(Bloomberg) — It’s becoming increasingly impossible to talk about any electrified vehicles—racing, luxury, or otherwise—without clarifying just which ones you mean. These days, referring to an EV could mean one of the two-wheeled variety.
On July 12, Harley-Davidson unleashed its first electric motorcycle, LiveWire, on a Formula E racetrack temporarily carved out of the streets of Red Hook in Brooklyn, N.Y.
The idea was to allow a few journalists enough lap time on the $29,799 bike to give them a sense of what it can do under optimal conditions. It’s a crucial step in Harley’s unrolling of its new baby, the first chance for critics to get seat time on the bike that must help save the 116-year-old Milwaukee darling.
Harley has stagnated in recent years, hurt by an aging fan base, tariffs, and encroachment from such brands as Triumph, Moto Guzzi, Ducati, and BMW. (The last has unveiled multiple electric motorcycle concepts and electric scooters for years but has yet to make a distinctive motorcycle of its own for the U.S.)
A 30-minute joyride around the track’s 14 corners and two major straightaways proved the black LiveWire I rode to be thrusty, powerful, nimble, and—at 460 pounds—more weighty in every sense of the word than other electric offerings from California-based startups Zero and Alta.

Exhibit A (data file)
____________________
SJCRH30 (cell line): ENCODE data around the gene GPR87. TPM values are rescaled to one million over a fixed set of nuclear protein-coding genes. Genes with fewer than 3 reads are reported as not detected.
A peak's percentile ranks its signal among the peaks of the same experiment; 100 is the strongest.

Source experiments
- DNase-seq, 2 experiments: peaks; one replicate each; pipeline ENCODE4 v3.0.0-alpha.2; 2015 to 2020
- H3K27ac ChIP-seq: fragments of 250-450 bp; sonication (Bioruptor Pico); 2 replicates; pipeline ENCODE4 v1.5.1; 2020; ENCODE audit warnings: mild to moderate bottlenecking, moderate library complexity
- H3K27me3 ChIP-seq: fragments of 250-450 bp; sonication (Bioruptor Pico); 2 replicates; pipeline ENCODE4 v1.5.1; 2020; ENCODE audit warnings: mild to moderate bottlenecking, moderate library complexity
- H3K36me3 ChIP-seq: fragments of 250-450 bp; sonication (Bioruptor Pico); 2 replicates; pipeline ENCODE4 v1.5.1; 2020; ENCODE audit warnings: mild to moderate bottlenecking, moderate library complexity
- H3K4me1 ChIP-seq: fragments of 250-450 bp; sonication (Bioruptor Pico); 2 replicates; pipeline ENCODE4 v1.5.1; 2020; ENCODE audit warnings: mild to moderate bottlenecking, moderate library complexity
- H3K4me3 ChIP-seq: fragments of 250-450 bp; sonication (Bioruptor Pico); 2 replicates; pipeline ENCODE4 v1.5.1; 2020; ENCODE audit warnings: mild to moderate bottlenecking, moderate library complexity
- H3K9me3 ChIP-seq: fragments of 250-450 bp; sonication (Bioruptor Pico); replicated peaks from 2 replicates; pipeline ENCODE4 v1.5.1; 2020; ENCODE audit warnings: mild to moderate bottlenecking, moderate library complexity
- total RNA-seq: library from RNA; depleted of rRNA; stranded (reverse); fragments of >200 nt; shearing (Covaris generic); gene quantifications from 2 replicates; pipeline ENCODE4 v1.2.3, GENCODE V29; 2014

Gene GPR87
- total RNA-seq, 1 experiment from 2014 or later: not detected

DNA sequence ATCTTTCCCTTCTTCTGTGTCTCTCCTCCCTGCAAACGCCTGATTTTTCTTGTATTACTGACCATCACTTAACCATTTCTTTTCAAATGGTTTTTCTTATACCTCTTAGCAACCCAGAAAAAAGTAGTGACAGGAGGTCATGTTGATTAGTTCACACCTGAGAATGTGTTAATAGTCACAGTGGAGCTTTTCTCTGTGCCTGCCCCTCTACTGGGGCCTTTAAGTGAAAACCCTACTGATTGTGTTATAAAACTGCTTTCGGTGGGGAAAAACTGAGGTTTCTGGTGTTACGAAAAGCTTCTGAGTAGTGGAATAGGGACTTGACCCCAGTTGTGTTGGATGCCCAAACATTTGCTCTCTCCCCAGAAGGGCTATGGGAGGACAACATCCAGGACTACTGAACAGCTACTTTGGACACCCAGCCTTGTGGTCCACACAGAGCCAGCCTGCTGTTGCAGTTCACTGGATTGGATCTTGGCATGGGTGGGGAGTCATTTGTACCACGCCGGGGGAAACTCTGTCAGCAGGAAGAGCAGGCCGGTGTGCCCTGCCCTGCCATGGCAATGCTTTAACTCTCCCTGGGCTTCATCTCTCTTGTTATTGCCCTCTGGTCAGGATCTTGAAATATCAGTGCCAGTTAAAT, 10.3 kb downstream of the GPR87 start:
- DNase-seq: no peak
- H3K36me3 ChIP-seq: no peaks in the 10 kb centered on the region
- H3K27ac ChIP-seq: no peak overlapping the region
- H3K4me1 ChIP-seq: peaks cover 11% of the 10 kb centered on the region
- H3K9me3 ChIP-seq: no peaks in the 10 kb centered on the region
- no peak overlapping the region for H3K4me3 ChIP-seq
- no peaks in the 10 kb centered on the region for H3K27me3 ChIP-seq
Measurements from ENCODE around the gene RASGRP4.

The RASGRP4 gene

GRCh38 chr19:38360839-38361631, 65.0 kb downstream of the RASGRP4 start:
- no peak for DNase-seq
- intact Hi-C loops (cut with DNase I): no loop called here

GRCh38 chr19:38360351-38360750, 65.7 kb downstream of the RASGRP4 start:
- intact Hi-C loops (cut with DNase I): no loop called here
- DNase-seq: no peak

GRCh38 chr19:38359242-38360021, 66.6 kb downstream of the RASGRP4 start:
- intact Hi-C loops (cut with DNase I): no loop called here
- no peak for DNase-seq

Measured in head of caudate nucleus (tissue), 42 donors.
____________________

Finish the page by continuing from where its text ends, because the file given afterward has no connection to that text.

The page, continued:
The Best Side
As you’d expect, if you’ve driven anything electric at all, the first and best thing about the LiveWire’s performance is the strength and smoothness of the instant torque. This is the greatest gift electric technology has given to people who love to drive, and ride.
The bike runs from zero to 60 mph in three seconds and 60 mph to 80 mph in 1.9 seconds. LiveWire has the kind of excellent and smooth roll-on acceleration from any speed—coming out of a tight corner or barreling down a backstretch—that you dream about.
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Seven drive modes include ones that will conserve battery power or enhance track performance; the LiveWire increased in handling finesse the faster it went.
It’s special because it’s heavier and looks beefier than something like Zero’s streetfighter-style bike. I loved how it handled itself around corners; the LiveWire is balanced so well, with a rigid aluminum frame and high-up, stylized battery pack that also add to its visual appeal. It felt powerful as I rode around Red Hook, with no hesitation or lagging. Rather than feeling like an electric appliance, the LiveWire felt like a proper motorcycle.
The bike emits minimal sound and no real vibration—I couldn’t tell the difference between when it was on or off, except for a green light band across the 4.3-inch color touchscreen between the handlebars. It also emits no heat, a boon for the day we rode, when temperatures approached 100F.
The Harley also boasts a new logo meant to reflect this era, which the company says will include multiple electric offerings—an electric blue outline of the traditional Harley badge, sans any lettering. (When I first saw it out of the corner of my eye, I thought it was something from Nissan.)